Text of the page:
VIVA LA FRANCE!

SCF ( the acronym) is a feminism that takes the idea “the personal is political” and runs AWAY with it in an awful, self absorbed, culturally decentering, yet culturally parasiting way.

SC’s three films have the proud distinction of being movies that I can’t sit through.

And I mean I can’t as in I watched The Virgin Suicides in bits and pieces over seven years before my rolling my eyes as the dumbshit kicks in.

Her talent is very visual and shehas an amazing facility for capturing ephemera.

Except she constantly tries to force this ephemera, this barely there-ness into some heavy social context.

The Virgin Suicides focuses on whiteness and pureness as the holy grail, meanwhile almost unmoors it entirely from the specificity of time frame, and the graveness of the matter. Continue reading

Wasted youth?

by Jen Chau
Aw hell. At first I thought it was cool that there was actually a category that involved rap lyrics on Jeopardy, but notice Alex Trebek’s comment to the woman who keeps getting the correct answers.

Wasted youth?! Gee, tell us how you really feel, Alex?! :| I think someone needs to call Trebek on his corrolation of listening to rap/knowing rap with *waste*. Wasted time? Wasted childhood? No surprise that he is making this connection. Disturbing that this kind of comment typically (probably) goes unnoticed and unchecked.

Even with his negative remark, it still seems like he is having too much fun reciting those lyrics… ;) By the way, why is an older white man rapping the most hysterical thing ever? Does anyone remember a video that was being passed around a little while ago of this guy doing really good impressions of famous hip hop celebrities? Everyone who sent it my way would comment on the hilarity of it. I guess it was really just awe that such a person (read: older white man) would be interested in hip hop enough to actually spend time listening to it and perfecting his performance of it. I guess you would never see Alex Trebek doing that. What a waste of time! (YES! I love YouTube. I can’t believe I found it.)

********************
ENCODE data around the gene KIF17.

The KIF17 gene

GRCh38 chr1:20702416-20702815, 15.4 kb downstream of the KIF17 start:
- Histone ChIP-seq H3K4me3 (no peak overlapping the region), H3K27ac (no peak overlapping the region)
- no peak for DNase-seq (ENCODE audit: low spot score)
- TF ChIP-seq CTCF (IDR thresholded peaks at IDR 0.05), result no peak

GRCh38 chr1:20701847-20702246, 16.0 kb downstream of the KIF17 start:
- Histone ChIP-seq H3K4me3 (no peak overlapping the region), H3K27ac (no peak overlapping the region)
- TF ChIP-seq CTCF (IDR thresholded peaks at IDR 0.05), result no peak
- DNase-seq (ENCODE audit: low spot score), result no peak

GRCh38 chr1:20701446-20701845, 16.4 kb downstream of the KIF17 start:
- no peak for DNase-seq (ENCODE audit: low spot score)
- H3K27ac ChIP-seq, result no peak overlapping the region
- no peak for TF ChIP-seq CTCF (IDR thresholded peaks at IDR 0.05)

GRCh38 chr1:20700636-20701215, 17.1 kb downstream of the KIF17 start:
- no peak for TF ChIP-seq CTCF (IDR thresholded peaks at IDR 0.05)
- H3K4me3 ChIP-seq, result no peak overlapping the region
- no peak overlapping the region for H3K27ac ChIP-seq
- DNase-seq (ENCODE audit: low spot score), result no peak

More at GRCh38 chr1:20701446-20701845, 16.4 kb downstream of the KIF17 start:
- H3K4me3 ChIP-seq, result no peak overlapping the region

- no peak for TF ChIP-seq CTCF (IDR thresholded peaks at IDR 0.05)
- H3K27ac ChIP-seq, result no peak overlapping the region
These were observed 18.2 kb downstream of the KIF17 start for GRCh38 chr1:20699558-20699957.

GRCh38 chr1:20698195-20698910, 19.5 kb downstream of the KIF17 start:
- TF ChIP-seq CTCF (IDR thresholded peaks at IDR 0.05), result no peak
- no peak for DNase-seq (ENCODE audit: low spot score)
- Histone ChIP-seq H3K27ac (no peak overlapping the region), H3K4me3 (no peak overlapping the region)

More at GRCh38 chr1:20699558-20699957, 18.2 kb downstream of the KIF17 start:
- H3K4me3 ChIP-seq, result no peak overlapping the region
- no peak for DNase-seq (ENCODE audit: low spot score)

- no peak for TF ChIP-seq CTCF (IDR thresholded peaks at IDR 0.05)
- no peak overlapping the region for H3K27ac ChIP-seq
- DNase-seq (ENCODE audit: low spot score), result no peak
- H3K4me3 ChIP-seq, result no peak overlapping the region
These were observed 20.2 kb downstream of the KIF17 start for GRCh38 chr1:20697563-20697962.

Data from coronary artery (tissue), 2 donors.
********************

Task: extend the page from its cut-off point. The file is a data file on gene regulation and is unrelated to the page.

Check out another Trebek questionable moment.

(Thanks to my little bro at TheThink, where I saw this originally).

Hailing a cab was never so easy…

by Jen Chau
the cabs are just lining up!That is the thought of New York Times Week in Review writer, Calvin Sims. He remembers that just several years ago, it was much tougher to hail a cab, being a young black male. He wonders if it has to do with law enforcement, the fact that drivers are less discriminatory, or because he is less threatening now that he is a bit older and “well-dressed.”

Now, my friends and I look more mature than we did 10 years ago and, if I dare say, we dress better, which may account for our newfound taxi-hailing success. But numbers make me think that something else may be going on. The New York City Taxi and Limousine Commission’s “Operation Refusal” program, in which undercover officers of different races randomly hail taxis, found in its most recent study a 96 percent compliance rate among cabbies. The commission says the compliance rate has grown consistently since the program was instituted in 1997, when it was 88 percent.

“It’s a better climate today for everybody in the city to catch a taxi than it was back then, no matter what your race,” said Matthew W. Daus, the city’s taxi commissioner. “Drivers realize that the person they refuse to pick up could be an undercover officer and that has reduced the temptation to discriminate.”

Ah, no reason to get happy people, “progress” has been made due to fear of repercussions. :|